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  1. #1
    hughitb's Avatar
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    Taking Pictures Through Windows

    I just uploaded the image below to the gallery. I took this on a whim one day while walking down the street. It's taken from the street into a shop window. I really this - so much so that I am thinking of going out with the explicit purpose of trying to take lots of images like this through shop windows.

    I was quite surprised that this came out so well - I figured that there would be all sorts of problems with reflections on the glass, with the window affecting image quality and so on. My question is this:

    What sorts of considerations with regard to exposure and so on are there when trying to take pictures like this? Are there particular lighting conditions that are going to work best (I am guessing soft diffused light e.g. light cloud)? Are there other things to bear in mind? e.g. angle of view with respect to the glass/direction of sunlight etc?

    In short, was my picture a fluke or is it really that easy?
    Attached Thumbnails Attached Thumbnails shopwindow.jpg  

  2. #2
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    Quote Originally Posted by hughitb View Post
    What sorts of considerations with regard to exposure and so on are there when trying to take pictures like this? Are there particular lighting conditions that are going to work best (I am guessing soft diffused light e.g. light cloud)? Are there other things to bear in mind? e.g. angle of view with respect to the glass/direction of sunlight etc?
    It doesn't look bad.

    I don't have any experience with shooting through windows but just trying to think about it logically---- seems you would have to be concerned with clarity issues or how much does the glass degrade the image light reaching the film; reflections, etc...With an in-camera meter used properly, it seems that issue would be adequately addressed; but, certain reflections may alter the meter reading, IDK.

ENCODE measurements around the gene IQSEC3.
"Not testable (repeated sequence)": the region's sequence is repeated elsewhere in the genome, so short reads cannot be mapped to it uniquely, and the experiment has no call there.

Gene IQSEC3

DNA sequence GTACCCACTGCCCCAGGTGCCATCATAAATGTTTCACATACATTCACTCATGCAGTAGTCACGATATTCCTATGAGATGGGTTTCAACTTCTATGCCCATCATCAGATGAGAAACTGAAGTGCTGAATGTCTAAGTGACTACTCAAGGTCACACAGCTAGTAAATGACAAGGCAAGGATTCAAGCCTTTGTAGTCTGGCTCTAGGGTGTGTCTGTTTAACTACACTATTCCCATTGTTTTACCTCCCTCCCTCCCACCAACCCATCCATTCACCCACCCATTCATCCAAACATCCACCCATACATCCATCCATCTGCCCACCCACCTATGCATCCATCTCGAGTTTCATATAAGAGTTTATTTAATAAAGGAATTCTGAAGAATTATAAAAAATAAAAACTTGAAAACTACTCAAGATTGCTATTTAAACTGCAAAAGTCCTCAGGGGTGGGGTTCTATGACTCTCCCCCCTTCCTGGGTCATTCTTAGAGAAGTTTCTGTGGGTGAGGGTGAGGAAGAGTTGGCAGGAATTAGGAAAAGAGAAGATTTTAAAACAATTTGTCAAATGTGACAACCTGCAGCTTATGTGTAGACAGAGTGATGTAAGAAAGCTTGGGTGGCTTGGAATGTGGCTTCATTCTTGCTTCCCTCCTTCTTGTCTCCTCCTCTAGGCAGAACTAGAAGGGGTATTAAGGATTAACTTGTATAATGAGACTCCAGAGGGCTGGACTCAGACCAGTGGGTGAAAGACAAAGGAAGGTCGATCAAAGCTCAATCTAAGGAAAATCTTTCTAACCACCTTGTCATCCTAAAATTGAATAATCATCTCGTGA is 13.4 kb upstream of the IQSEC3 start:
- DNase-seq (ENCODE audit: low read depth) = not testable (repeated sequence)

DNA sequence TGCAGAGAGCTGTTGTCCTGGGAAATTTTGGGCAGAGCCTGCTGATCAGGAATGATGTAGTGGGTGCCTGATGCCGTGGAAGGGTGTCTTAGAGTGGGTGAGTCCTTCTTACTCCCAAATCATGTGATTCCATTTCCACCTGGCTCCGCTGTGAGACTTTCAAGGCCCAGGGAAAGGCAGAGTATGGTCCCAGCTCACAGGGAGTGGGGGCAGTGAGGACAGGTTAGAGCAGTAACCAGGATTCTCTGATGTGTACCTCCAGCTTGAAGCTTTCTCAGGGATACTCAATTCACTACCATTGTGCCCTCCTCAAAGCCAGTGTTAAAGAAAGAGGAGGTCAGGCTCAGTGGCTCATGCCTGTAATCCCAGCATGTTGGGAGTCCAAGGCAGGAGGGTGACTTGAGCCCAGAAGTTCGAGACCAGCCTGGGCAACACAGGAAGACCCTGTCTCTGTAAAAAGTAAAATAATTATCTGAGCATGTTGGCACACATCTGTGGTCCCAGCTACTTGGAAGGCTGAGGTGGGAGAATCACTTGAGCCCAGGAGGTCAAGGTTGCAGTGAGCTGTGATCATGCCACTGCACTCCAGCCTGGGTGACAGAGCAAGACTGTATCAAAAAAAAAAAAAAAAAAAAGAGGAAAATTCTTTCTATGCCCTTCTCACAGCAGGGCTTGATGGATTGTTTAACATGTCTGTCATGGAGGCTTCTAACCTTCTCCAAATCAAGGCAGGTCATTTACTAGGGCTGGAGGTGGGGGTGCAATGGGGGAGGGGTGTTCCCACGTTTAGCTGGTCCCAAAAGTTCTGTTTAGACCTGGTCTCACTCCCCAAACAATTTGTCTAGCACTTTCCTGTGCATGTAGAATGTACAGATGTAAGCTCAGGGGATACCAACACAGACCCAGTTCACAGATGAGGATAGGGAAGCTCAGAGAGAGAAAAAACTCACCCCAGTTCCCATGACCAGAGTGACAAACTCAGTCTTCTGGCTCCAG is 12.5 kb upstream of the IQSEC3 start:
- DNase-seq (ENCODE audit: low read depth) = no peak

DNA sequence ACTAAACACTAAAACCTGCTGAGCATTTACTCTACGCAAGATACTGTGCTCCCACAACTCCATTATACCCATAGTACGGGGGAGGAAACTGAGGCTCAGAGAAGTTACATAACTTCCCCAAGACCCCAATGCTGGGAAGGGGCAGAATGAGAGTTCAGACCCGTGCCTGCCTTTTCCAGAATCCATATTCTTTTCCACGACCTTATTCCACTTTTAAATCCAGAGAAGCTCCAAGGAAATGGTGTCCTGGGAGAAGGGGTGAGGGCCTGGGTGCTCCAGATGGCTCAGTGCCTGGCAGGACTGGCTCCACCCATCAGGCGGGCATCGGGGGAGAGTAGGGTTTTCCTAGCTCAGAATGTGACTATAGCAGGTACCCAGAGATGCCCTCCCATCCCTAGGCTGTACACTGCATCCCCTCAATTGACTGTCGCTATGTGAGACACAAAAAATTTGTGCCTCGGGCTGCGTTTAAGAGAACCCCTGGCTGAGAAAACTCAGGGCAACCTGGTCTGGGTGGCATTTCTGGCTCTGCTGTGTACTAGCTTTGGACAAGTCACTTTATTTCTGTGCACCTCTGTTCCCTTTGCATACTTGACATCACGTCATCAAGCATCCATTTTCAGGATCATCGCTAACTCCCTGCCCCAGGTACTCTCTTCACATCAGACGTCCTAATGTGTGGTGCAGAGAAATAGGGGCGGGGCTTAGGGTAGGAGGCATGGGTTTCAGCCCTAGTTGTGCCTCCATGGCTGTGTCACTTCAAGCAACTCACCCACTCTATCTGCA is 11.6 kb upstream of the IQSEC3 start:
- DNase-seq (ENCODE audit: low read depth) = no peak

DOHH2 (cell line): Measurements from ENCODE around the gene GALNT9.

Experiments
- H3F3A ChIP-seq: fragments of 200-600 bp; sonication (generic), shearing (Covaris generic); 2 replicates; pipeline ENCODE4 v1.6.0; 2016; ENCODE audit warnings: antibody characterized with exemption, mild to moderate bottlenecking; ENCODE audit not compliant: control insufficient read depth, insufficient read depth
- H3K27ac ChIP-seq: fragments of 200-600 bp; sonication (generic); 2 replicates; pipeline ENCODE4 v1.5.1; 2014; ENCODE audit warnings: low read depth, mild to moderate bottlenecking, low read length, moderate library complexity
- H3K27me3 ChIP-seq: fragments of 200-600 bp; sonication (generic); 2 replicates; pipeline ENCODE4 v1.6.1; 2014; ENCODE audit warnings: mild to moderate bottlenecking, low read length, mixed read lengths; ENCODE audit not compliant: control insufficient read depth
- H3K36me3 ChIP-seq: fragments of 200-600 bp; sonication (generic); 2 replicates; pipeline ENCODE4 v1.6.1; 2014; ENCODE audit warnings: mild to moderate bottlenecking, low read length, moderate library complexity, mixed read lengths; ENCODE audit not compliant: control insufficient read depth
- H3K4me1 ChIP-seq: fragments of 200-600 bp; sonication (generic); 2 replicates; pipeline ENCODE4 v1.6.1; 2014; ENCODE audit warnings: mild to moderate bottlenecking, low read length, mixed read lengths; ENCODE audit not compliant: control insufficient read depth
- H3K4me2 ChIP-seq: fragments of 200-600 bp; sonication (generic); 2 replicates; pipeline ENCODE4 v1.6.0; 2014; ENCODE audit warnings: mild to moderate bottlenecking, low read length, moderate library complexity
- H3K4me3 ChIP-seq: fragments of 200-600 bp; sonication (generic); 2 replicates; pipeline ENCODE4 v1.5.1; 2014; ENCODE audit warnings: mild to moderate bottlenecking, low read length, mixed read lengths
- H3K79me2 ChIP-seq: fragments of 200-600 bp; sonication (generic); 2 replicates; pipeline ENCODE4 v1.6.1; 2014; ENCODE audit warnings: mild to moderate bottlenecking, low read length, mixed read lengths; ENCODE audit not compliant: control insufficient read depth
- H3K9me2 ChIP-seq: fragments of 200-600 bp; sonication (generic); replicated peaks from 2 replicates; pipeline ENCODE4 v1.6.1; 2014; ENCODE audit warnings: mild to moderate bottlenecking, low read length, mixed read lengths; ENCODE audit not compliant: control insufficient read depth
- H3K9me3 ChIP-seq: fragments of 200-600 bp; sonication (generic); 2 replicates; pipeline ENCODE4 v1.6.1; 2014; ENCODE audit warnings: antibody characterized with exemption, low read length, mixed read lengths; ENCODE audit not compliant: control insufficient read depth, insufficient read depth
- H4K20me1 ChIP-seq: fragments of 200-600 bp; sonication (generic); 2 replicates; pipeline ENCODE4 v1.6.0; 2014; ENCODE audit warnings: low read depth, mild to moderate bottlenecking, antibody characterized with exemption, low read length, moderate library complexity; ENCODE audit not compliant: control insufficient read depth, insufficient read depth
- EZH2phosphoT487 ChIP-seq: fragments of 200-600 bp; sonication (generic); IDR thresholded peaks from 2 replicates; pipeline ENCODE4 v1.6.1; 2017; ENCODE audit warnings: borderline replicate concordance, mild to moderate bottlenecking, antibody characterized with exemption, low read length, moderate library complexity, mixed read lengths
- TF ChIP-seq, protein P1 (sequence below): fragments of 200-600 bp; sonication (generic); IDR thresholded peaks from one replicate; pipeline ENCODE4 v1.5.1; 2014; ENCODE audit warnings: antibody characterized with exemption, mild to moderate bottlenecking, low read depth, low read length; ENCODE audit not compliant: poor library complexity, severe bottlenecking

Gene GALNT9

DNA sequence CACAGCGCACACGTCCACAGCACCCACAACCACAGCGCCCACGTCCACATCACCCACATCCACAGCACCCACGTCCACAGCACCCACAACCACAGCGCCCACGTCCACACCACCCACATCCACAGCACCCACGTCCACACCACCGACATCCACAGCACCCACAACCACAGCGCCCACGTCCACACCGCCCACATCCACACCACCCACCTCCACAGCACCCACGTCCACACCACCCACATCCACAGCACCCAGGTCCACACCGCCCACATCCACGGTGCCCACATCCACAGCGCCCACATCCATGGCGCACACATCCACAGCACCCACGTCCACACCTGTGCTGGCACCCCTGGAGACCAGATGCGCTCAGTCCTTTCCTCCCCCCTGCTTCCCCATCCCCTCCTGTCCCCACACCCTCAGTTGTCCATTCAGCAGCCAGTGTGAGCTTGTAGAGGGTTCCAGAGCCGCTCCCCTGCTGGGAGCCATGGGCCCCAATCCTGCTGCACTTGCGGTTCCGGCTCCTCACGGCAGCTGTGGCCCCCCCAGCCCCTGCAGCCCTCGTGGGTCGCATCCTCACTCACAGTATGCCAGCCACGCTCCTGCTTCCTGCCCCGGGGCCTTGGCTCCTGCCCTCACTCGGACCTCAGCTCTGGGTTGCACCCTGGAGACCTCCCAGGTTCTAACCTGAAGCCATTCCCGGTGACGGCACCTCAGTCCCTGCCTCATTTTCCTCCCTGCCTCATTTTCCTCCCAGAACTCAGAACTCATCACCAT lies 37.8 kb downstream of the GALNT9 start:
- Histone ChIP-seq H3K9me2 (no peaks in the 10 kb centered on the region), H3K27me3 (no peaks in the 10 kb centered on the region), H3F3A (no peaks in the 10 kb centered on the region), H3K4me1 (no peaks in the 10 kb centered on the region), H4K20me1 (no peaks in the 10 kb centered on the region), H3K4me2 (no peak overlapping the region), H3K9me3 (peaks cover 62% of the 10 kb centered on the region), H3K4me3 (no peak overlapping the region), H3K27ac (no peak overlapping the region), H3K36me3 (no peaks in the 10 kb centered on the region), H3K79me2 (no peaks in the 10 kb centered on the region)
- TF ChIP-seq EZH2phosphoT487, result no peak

3. #3

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    Use a polariser and reflections won't be an issue.

  4. #4

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    It's not that bad really. Reflections can be a problem when shooting through a window, but avoiding them isn't magic. If you can see the reflection from your viewpoint with the naked eye, then the camera will see it too. These reflections may or may not be strong enough to substantially affect the metering. Naturally, if the outside light is very bright, then the reflections from the glass will be stronger than if the outside ambient light is dull and diffuse. Using a polarizer can help a lot, and so can changing the angle at which you're shooting.
    Frank Schifano

  5. #5
    DWThomas's Avatar
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    Quote Originally Posted by Anon Ymous View Post
    Use a polariser and reflections won't be an issue.
    Actually, a polarizer doesn't do much good if your line of sight is at right angles to the glass; they are much more effective against reflections bouncing off about at 50º.